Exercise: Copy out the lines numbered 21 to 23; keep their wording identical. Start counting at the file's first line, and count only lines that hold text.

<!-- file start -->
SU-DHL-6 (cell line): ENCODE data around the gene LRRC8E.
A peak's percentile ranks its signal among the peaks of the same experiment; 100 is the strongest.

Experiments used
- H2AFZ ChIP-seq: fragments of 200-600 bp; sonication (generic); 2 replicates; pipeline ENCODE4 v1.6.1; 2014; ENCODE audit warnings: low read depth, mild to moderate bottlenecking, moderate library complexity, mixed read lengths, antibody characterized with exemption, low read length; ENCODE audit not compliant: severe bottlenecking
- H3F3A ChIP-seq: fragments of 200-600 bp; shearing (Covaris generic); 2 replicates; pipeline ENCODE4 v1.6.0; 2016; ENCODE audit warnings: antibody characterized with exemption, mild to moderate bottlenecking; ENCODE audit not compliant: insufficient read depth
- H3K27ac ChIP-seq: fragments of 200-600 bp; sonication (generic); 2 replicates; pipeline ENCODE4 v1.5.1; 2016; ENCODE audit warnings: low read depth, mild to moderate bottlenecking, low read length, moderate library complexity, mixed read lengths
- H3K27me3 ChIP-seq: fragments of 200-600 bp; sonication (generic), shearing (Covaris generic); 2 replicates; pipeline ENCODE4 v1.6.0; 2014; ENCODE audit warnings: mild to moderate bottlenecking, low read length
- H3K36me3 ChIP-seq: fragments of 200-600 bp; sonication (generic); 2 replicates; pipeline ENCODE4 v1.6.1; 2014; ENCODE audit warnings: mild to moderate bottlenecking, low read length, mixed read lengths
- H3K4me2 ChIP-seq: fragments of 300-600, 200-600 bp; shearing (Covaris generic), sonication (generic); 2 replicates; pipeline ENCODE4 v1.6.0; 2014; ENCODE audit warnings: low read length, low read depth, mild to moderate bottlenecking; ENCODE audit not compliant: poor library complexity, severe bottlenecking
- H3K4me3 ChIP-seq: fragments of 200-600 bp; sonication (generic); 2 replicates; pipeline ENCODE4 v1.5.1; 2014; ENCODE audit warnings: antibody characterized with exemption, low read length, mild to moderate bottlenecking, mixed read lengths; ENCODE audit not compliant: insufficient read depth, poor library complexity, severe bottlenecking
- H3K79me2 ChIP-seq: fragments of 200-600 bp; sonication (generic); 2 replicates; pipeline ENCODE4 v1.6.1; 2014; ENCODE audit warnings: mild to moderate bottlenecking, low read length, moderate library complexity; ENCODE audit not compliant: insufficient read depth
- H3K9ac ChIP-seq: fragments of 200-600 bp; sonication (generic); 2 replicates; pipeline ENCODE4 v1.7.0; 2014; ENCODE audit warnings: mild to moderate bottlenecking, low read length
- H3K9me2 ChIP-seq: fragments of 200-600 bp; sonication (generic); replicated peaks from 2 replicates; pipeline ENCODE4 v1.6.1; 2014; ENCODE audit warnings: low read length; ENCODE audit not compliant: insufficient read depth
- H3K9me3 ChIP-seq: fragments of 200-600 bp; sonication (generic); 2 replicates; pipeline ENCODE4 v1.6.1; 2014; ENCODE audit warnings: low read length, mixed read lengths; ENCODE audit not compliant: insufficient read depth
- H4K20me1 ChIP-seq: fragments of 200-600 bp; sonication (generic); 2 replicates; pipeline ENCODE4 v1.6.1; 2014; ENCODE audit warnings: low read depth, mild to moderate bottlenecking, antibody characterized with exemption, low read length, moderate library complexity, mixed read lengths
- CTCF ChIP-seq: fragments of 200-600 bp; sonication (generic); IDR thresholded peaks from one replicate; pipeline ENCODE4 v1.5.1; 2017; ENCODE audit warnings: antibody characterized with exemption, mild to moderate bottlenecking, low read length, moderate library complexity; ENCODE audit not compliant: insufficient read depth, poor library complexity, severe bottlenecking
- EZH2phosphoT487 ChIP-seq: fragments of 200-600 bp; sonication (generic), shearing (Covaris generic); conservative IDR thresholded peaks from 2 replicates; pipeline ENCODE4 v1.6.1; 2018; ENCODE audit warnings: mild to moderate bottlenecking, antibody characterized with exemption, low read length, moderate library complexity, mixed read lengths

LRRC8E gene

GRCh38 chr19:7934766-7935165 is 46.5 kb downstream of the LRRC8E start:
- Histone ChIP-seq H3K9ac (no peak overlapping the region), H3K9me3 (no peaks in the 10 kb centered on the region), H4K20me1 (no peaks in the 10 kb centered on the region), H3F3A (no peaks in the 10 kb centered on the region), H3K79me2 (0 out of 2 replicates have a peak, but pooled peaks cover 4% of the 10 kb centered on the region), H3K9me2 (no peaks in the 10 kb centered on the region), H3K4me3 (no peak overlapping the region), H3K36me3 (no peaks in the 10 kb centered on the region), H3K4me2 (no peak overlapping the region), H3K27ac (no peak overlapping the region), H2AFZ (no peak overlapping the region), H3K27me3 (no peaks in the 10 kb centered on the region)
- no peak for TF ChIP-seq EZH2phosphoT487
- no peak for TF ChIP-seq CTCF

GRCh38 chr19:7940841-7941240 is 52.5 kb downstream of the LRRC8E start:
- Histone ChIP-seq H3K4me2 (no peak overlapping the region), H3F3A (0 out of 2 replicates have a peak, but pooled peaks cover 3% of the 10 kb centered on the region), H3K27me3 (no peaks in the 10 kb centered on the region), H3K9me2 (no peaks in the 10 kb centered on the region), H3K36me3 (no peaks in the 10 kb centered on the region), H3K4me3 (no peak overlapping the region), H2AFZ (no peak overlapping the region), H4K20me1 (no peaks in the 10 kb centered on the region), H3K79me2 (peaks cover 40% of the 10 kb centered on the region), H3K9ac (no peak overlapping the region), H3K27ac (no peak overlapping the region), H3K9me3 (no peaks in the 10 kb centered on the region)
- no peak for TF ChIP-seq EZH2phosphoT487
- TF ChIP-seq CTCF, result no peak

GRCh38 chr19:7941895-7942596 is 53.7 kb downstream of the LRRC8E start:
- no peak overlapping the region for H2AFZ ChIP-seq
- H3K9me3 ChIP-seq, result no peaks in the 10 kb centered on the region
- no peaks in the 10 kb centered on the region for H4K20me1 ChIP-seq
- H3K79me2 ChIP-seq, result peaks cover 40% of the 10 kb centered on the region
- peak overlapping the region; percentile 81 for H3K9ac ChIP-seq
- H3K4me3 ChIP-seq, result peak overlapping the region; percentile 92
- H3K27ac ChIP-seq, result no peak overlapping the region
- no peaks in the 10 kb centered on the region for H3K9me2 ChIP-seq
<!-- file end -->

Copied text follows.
- no peak for TF ChIP-seq EZH2phosphoT487
- no peak for TF ChIP-seq CTCF

GRCh38 chr19:7940841-7941240 is 52.5 kb downstream of the LRRC8E start: